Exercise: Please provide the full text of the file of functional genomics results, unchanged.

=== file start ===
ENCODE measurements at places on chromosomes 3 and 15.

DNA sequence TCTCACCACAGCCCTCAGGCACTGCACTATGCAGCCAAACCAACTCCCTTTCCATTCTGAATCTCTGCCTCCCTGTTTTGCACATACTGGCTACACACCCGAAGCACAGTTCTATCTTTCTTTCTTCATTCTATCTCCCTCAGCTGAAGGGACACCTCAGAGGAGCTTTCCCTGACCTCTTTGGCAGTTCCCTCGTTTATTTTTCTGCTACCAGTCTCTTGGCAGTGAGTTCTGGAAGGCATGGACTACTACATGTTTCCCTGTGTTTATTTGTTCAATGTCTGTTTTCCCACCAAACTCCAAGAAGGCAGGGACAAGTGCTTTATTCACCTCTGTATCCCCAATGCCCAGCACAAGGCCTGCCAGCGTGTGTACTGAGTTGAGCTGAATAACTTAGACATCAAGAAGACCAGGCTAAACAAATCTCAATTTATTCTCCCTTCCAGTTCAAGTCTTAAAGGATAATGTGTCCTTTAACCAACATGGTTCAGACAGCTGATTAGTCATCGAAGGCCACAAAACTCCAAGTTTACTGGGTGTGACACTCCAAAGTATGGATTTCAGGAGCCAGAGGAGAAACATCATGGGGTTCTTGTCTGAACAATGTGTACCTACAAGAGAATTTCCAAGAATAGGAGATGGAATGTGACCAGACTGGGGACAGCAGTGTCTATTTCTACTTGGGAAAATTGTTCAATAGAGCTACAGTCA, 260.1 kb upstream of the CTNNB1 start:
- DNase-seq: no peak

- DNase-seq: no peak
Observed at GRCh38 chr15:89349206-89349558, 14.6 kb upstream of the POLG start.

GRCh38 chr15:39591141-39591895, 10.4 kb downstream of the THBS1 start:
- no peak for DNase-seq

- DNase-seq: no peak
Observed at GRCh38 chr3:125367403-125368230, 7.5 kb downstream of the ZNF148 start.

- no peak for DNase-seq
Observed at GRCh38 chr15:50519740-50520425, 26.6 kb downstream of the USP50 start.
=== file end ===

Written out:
ENCODE measurements at places on chromosomes 3 and 15.

DNA sequence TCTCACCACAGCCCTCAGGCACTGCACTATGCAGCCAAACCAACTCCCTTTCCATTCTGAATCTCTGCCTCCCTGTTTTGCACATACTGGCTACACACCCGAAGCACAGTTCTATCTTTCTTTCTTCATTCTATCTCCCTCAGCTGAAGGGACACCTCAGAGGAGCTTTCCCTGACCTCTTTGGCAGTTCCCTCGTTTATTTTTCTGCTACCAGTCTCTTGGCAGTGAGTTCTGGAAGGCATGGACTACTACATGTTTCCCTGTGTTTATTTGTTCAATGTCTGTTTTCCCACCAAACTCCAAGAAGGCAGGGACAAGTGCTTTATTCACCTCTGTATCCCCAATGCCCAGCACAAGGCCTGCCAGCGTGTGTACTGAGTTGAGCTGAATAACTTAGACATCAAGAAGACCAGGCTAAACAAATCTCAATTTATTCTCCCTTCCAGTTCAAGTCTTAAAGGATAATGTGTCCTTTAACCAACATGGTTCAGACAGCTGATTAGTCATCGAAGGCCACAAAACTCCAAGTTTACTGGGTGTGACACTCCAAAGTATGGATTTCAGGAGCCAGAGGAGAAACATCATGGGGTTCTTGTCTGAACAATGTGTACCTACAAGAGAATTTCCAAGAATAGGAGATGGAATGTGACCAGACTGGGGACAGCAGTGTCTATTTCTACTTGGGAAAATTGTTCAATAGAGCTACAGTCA, 260.1 kb upstream of the CTNNB1 start:
- DNase-seq: no peak

- DNase-seq: no peak
Observed at GRCh38 chr15:89349206-89349558, 14.6 kb upstream of the POLG start.

GRCh38 chr15:39591141-39591895, 10.4 kb downstream of the THBS1 start:
- no peak for DNase-seq

- DNase-seq: no peak
Observed at GRCh38 chr3:125367403-125368230, 7.5 kb downstream of the ZNF148 start.

- no peak for DNase-seq
Observed at GRCh38 chr15:50519740-50520425, 26.6 kb downstream of the USP50 start.